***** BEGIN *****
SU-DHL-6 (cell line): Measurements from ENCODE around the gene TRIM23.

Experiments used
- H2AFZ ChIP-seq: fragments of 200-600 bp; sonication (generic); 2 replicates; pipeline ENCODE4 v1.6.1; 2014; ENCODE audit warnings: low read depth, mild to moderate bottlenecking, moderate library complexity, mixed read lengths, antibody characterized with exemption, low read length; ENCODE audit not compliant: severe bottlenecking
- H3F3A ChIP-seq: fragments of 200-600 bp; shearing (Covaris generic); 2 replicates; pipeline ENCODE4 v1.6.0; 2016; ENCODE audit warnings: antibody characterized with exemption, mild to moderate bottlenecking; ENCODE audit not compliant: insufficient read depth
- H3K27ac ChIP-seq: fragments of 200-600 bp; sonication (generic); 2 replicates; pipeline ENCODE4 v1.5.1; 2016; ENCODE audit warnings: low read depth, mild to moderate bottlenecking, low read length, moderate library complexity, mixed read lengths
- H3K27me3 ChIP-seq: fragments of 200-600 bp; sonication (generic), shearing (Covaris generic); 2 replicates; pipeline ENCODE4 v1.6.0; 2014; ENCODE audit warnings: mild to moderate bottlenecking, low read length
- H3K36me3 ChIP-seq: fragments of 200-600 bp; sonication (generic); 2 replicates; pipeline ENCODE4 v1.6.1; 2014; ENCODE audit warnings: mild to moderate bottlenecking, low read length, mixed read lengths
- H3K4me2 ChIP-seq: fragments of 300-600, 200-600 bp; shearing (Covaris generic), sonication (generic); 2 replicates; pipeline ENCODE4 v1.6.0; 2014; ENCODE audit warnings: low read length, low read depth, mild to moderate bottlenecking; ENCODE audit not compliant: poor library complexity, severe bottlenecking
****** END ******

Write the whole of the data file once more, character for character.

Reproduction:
SU-DHL-6 (cell line): Measurements from ENCODE around the gene TRIM23.

Experiments used
- H2AFZ ChIP-seq: fragments of 200-600 bp; sonication (generic); 2 replicates; pipeline ENCODE4 v1.6.1; 2014; ENCODE audit warnings: low read depth, mild to moderate bottlenecking, moderate library complexity, mixed read lengths, antibody characterized with exemption, low read length; ENCODE audit not compliant: severe bottlenecking
- H3F3A ChIP-seq: fragments of 200-600 bp; shearing (Covaris generic); 2 replicates; pipeline ENCODE4 v1.6.0; 2016; ENCODE audit warnings: antibody characterized with exemption, mild to moderate bottlenecking; ENCODE audit not compliant: insufficient read depth
- H3K27ac ChIP-seq: fragments of 200-600 bp; sonication (generic); 2 replicates; pipeline ENCODE4 v1.5.1; 2016; ENCODE audit warnings: low read depth, mild to moderate bottlenecking, low read length, moderate library complexity, mixed read lengths
- H3K27me3 ChIP-seq: fragments of 200-600 bp; sonication (generic), shearing (Covaris generic); 2 replicates; pipeline ENCODE4 v1.6.0; 2014; ENCODE audit warnings: mild to moderate bottlenecking, low read length
- H3K36me3 ChIP-seq: fragments of 200-600 bp; sonication (generic); 2 replicates; pipeline ENCODE4 v1.6.1; 2014; ENCODE audit warnings: mild to moderate bottlenecking, low read length, mixed read lengths
- H3K4me2 ChIP-seq: fragments of 300-600, 200-600 bp; shearing (Covaris generic), sonication (generic); 2 replicates; pipeline ENCODE4 v1.6.0; 2014; ENCODE audit warnings: low read length, low read depth, mild to moderate bottlenecking; ENCODE audit not compliant: poor library complexity, severe bottlenecking